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On the Post-Unification Development of Public and Private Pay in Germany

  • Heitmueller, Axel

    ()

    (Imperial College London)

  • Mavromaras, Kostas G.

    ()

    (NILS, Flinders University)

German post-unification in the 1990s is a period that was marked by substantial economic change, part of which was East German wages building towards the much higher West German levels. This paper studies the public-private pay gap in the fast changing economic and political environment of the 1990s using panel estimation techniques which control for unobserved individual heterogeneity. It shows that, while the overall pay gap between public and private sector stayed remarkably constant in the West, earnings differences in the East increased threefold in the late 1990s resulting in a substantial wage premium in the public sector. It is suggested that this premium is a result of the politically induced gap between pay and actual productivity. Furthermore, results vary greatly by gender indicating significantly larger female earnings differentials. Several institutional and political arguments are presented to explain this phenomenon.

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Paper provided by Institute for the Study of Labor (IZA) in its series IZA Discussion Papers with number 1696.

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Length: 21 pages
Date of creation: Jul 2005
Date of revision:
Publication status: published in: Manchester School, 2007, 75 (4), 422–444
Handle: RePEc:iza:izadps:dp1696
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  1. Andrew Henley & Dennis Thomas, 2001. "Public Service Employment and the Public- Private Wage Differential in British Regions," Regional Studies, Taylor & Francis Journals, vol. 35(3), pages 229-240.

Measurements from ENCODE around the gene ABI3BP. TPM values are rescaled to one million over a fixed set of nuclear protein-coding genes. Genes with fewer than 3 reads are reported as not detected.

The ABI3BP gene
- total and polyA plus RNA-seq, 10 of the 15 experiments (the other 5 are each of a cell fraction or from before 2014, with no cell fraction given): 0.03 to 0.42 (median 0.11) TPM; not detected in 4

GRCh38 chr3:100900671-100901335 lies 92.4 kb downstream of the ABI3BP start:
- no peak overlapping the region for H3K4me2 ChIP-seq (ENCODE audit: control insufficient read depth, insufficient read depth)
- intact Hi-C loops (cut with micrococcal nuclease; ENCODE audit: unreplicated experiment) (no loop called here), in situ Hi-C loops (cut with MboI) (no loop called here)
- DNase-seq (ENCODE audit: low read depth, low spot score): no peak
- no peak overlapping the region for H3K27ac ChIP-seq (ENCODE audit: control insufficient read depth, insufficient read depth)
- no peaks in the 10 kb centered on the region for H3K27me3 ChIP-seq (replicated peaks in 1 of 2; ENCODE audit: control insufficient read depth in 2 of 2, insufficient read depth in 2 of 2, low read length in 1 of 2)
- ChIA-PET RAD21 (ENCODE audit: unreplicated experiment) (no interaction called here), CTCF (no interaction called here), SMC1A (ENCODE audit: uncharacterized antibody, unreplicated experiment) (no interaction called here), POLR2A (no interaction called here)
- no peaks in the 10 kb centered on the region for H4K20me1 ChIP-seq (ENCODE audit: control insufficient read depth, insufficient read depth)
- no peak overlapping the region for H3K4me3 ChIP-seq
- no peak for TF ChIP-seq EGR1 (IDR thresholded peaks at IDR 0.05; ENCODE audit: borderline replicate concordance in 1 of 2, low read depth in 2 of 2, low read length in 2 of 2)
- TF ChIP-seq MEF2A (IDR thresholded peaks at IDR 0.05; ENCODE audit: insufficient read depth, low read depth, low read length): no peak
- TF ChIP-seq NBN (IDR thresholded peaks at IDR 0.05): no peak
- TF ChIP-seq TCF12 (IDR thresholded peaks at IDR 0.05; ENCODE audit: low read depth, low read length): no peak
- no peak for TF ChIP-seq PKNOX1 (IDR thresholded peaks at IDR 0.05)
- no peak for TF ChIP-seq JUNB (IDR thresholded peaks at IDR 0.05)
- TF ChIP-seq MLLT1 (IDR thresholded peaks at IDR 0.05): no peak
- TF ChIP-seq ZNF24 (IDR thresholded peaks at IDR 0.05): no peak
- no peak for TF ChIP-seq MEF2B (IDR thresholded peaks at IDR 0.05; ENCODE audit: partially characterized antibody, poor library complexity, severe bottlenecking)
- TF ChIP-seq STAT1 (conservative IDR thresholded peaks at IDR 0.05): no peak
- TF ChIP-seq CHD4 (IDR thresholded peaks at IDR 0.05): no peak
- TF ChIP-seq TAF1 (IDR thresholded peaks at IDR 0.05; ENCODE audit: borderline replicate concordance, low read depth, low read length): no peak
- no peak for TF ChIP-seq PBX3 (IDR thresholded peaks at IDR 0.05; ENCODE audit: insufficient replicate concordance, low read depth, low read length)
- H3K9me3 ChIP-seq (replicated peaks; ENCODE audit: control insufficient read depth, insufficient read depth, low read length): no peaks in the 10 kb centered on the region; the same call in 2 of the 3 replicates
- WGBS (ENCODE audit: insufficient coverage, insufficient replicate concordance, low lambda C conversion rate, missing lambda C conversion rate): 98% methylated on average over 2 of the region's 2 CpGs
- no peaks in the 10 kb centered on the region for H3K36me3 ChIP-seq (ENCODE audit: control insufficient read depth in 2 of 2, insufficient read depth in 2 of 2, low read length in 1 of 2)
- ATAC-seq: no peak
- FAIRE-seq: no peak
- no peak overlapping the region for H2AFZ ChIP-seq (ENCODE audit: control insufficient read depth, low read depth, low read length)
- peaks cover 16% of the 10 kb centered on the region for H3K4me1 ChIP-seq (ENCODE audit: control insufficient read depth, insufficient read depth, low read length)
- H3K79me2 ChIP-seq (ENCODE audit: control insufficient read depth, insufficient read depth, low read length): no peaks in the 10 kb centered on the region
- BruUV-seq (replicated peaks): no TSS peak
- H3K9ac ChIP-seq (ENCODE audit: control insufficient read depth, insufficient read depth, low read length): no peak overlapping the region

2. Dustmann, C. & van Soest, A.H.O., 1997. "Wage structures in the private and public sectors in West Germany," Other publications TiSEM f1b3bfed-ce84-471a-a9d7-1, Tilburg University, School of Economics and Management.
  3. Hartog, Joop & Oosterbeek, Hessel, 1993. "Public and private sector wages in the Netherlands," European Economic Review, Elsevier, vol. 37(1), pages 97-114, January.
  4. Hans-Werner Sinn, 1995. "Staggering along: wages policy and investment support in East Germany," The Economics of Transition, The European Bank for Reconstruction and Development, vol. 3(4), pages 403-426, December.
  5. Jennifer Hunt, 1998. "Post-Unification Wage Growth in East Germany," William Davidson Institute Working Papers Series 304, William Davidson Institute at the University of Michigan.
  6. Dustmann, C. & van Soest, A., 1997. "Public and Private Sector Wages of Male Workers in Germany," Economics Working Papers eco97/13, European University Institute.
  7. Michael C. Burda & Christoph M. Schmitd, 1997. "Getting Behind the East-West [German] Wage Differential: Theory and Evidence," William Davidson Institute Working Papers Series 105, William Davidson Institute at the University of Michigan.
  8. Oaxaca, Ronald L. & Ransom, Michael R., 1994. "On discrimination and the decomposition of wage differentials," Journal of Econometrics, Elsevier, vol. 61(1), pages 5-21, March.
  9. Heitmueller, Axel, 2005. "A Note on Decompositions in Fixed Effects Models in the Presence of Time-Invariant Characteristics," IZA Discussion Papers 1886, Institute for the Study of Labor (IZA).
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